John O’Donohue gave voice to the connection between beauty and those edges of life—
thresholds was the word he loved—
where the fullness of reality becomes more stark and more clear.
If you go back to the etymology of the word “threshold,” it comes from “threshing,” which is to separate the grain from the husk. So the threshold, in a way, is a place where you move into more critical and challenging and worthy fullness.
There are huge thresholds in every life.
You know that, for instance, if you are in the middle of your life in a busy evening, fifty things to do and you get a phone call that somebody you love is suddenly dying, it takes ten seconds to communicate that information.
But when you put the phone down, you are already standing in a different world. Suddenly everything that seems so important before is all gone and now you are thinking of this.
So the given world that we think is there and the solid ground we are on is so tentative.
And a threshold is a line which separates two territories of spirit, and very often how we cross is the key thing.
When we cross a new threshold worthily, what we do is we heal the patterns of repetition
that were in us that had us caught somewhere.
~John O’Donohue from an “On Being” interview with Krista Tippett on “Becoming Wise”
~R.S. Thomas “Threshold”
These past few months of mass shootings, tragic deaths and never-ending conflict have forced us all to a threshold needing to be crossed. Yet we stand stubborn, immobilized, frozen and dying on the spot, peering out in fear but never peering inward for self-examination.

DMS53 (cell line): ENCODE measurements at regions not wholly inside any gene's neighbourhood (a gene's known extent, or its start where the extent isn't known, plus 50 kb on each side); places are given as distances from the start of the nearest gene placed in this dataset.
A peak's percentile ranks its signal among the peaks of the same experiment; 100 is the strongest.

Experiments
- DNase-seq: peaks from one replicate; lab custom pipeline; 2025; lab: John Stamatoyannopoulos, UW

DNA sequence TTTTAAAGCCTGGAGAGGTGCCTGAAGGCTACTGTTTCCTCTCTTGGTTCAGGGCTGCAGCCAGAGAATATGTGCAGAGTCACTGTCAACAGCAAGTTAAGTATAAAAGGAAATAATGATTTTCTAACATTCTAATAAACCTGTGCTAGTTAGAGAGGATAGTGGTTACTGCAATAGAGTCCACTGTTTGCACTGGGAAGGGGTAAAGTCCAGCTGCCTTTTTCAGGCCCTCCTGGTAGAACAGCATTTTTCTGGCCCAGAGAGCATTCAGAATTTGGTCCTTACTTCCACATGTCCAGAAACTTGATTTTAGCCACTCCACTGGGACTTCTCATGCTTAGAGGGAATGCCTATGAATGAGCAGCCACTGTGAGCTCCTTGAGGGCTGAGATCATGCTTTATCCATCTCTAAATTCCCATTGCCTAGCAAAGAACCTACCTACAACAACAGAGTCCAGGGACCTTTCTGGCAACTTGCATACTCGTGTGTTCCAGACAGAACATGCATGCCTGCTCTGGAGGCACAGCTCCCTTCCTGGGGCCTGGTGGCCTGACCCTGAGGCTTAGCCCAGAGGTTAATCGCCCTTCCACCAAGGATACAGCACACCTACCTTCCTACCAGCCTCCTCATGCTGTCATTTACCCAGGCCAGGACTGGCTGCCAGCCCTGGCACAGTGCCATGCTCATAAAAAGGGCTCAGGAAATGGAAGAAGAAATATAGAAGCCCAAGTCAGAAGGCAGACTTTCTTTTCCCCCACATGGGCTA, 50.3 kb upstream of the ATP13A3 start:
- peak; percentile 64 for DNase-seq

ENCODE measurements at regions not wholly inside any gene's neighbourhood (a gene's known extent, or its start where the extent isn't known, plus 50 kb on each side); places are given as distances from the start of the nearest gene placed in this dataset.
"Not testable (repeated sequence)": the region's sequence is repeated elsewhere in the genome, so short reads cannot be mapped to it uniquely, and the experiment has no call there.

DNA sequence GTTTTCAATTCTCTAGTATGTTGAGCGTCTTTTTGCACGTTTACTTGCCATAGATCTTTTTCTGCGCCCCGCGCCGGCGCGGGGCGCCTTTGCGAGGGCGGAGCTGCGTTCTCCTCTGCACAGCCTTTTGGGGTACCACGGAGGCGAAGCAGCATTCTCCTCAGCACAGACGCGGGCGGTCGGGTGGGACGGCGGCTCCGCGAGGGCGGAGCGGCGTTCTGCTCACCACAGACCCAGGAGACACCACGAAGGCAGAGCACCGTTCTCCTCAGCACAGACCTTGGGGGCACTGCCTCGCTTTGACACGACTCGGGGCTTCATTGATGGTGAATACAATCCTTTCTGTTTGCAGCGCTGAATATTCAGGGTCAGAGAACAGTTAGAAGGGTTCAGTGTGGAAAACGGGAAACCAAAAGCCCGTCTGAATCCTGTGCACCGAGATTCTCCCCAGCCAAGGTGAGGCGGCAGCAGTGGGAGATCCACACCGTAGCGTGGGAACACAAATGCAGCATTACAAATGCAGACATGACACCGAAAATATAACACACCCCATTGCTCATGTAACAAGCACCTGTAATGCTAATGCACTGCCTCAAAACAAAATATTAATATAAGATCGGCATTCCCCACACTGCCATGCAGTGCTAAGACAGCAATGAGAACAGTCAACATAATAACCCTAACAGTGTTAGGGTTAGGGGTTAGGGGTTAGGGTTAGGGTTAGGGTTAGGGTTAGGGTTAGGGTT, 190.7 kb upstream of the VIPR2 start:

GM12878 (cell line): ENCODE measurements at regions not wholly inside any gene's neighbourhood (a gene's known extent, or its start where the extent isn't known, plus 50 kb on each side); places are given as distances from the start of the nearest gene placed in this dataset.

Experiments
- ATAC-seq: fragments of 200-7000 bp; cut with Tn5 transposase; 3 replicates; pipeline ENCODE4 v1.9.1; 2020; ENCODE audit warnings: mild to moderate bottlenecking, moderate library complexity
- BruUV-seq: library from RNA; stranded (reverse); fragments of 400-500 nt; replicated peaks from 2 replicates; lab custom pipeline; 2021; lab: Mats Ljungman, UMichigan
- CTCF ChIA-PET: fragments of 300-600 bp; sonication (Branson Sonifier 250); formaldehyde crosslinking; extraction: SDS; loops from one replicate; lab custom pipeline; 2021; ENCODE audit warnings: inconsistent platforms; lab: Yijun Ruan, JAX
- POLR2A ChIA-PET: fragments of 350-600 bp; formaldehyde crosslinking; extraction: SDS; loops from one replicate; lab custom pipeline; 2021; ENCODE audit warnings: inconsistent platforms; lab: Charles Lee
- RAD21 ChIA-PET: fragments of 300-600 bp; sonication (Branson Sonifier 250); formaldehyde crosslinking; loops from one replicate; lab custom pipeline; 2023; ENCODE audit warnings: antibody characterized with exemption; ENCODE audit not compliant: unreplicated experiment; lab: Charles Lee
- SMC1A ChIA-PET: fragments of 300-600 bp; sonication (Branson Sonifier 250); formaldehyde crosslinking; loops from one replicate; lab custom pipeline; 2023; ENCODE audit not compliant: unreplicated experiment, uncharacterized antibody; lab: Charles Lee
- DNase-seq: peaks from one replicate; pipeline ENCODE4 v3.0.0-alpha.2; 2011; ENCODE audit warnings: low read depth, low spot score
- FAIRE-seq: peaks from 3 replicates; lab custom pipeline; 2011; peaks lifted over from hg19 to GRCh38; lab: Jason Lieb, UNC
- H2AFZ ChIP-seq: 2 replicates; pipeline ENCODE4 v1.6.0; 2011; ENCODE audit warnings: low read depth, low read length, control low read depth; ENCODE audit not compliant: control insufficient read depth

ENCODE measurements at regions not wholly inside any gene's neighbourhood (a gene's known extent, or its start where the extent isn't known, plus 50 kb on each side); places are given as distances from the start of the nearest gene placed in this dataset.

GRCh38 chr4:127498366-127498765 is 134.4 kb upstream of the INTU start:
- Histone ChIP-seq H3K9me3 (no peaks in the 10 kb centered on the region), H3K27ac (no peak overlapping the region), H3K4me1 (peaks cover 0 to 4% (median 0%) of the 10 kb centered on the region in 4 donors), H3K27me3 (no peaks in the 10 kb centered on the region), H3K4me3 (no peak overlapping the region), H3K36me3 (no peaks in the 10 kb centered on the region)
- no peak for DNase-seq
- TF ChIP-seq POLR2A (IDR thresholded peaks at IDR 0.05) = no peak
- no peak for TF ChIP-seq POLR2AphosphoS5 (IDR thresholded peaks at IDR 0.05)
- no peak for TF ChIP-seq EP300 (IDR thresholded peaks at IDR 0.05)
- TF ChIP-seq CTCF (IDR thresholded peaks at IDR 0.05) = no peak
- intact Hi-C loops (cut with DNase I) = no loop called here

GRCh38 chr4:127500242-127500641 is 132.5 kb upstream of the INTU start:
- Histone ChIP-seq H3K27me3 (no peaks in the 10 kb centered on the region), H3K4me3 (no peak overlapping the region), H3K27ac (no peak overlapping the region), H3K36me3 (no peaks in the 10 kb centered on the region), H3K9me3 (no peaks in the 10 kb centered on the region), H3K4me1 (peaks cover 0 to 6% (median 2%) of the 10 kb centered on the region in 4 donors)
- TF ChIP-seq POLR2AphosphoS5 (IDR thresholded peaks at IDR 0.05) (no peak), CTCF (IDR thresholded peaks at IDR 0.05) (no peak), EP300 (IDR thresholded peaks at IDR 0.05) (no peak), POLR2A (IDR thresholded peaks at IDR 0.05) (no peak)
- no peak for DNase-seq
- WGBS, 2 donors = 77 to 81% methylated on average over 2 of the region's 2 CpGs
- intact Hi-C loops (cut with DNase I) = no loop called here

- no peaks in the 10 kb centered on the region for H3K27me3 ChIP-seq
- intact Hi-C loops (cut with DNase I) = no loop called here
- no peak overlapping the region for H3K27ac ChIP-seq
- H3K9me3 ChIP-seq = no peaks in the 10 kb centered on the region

Instead of submitting to the crushing winnowing that must happen to blow away the chaff of our lives, to get down to the kernel of truth that sustains us, we cling to the old and familiar. It is we who have delivered ourselves a non-choice between two deeply flawed individuals for president. They represent what evils we tolerate as a people: celebrating entitlements, tolerating their legal, moral and financial shenanigans simply because they are rich and famous.
Unwilling to change attitude or perspective, reluctant to move forward into largely uncharted territory, mired in a tribalism only skin deep, we wonder why history repeats itself, why we are dying every day, by our own hand or by others’.
How to cross worthily? How to cross together, arm in arm, united in the need to move forward beyond this mess we have made for ourselves?
We need a good threshing, badly. We need to be worthy. We need to reach out our hands into the unknown that lies ahead, hoping and praying Someone is there to grab hold and lead us across to a better day.